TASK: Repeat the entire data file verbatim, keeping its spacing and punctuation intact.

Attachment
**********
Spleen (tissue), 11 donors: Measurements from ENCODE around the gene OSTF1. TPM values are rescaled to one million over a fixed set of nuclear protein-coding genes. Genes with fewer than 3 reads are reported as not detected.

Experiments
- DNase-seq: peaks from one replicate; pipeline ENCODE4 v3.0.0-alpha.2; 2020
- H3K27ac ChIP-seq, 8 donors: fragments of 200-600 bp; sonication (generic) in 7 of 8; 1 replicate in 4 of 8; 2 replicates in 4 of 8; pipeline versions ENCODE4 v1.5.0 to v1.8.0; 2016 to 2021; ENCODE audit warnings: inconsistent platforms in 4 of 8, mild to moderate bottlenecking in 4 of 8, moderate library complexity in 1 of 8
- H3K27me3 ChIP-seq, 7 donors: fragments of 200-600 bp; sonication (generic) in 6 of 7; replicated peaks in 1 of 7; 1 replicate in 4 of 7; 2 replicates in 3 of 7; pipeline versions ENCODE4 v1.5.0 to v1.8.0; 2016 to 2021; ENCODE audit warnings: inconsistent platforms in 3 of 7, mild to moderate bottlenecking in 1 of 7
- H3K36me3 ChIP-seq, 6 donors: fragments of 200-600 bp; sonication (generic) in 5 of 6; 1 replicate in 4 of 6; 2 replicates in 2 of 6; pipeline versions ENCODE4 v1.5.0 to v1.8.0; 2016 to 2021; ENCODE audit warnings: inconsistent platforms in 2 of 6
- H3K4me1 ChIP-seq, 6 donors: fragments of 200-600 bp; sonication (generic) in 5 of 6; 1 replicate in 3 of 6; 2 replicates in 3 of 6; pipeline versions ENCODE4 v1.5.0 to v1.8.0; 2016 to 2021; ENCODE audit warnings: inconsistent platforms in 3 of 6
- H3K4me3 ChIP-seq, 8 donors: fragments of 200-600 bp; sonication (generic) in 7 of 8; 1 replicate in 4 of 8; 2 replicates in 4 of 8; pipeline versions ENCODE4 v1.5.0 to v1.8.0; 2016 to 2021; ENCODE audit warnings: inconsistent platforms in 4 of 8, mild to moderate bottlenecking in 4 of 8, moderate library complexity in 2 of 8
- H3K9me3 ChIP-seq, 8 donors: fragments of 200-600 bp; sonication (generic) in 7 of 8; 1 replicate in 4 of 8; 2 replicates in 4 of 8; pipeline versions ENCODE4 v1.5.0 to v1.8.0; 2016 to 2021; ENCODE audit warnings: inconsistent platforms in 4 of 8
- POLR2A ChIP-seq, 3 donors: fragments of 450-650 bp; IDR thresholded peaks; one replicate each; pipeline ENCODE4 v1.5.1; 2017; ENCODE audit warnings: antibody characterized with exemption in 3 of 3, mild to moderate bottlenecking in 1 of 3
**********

Spleen (tissue), 11 donors: Measurements from ENCODE around the gene OSTF1. TPM values are rescaled to one million over a fixed set of nuclear protein-coding genes. Genes with fewer than 3 reads are reported as not detected.

Experiments
- DNase-seq: peaks from one replicate; pipeline ENCODE4 v3.0.0-alpha.2; 2020
- H3K27ac ChIP-seq, 8 donors: fragments of 200-600 bp; sonication (generic) in 7 of 8; 1 replicate in 4 of 8; 2 replicates in 4 of 8; pipeline versions ENCODE4 v1.5.0 to v1.8.0; 2016 to 2021; ENCODE audit warnings: inconsistent platforms in 4 of 8, mild to moderate bottlenecking in 4 of 8, moderate library complexity in 1 of 8
- H3K27me3 ChIP-seq, 7 donors: fragments of 200-600 bp; sonication (generic) in 6 of 7; replicated peaks in 1 of 7; 1 replicate in 4 of 7; 2 replicates in 3 of 7; pipeline versions ENCODE4 v1.5.0 to v1.8.0; 2016 to 2021; ENCODE audit warnings: inconsistent platforms in 3 of 7, mild to moderate bottlenecking in 1 of 7
- H3K36me3 ChIP-seq, 6 donors: fragments of 200-600 bp; sonication (generic) in 5 of 6; 1 replicate in 4 of 6; 2 replicates in 2 of 6; pipeline versions ENCODE4 v1.5.0 to v1.8.0; 2016 to 2021; ENCODE audit warnings: inconsistent platforms in 2 of 6
- H3K4me1 ChIP-seq, 6 donors: fragments of 200-600 bp; sonication (generic) in 5 of 6; 1 replicate in 3 of 6; 2 replicates in 3 of 6; pipeline versions ENCODE4 v1.5.0 to v1.8.0; 2016 to 2021; ENCODE audit warnings: inconsistent platforms in 3 of 6
- H3K4me3 ChIP-seq, 8 donors: fragments of 200-600 bp; sonication (generic) in 7 of 8; 1 replicate in 4 of 8; 2 replicates in 4 of 8; pipeline versions ENCODE4 v1.5.0 to v1.8.0; 2016 to 2021; ENCODE audit warnings: inconsistent platforms in 4 of 8, mild to moderate bottlenecking in 4 of 8, moderate library complexity in 2 of 8
- H3K9me3 ChIP-seq, 8 donors: fragments of 200-600 bp; sonication (generic) in 7 of 8; 1 replicate in 4 of 8; 2 replicates in 4 of 8; pipeline versions ENCODE4 v1.5.0 to v1.8.0; 2016 to 2021; ENCODE audit warnings: inconsistent platforms in 4 of 8
- POLR2A ChIP-seq, 3 donors: fragments of 450-650 bp; IDR thresholded peaks; one replicate each; pipeline ENCODE4 v1.5.1; 2017; ENCODE audit warnings: antibody characterized with exemption in 3 of 3, mild to moderate bottlenecking in 1 of 3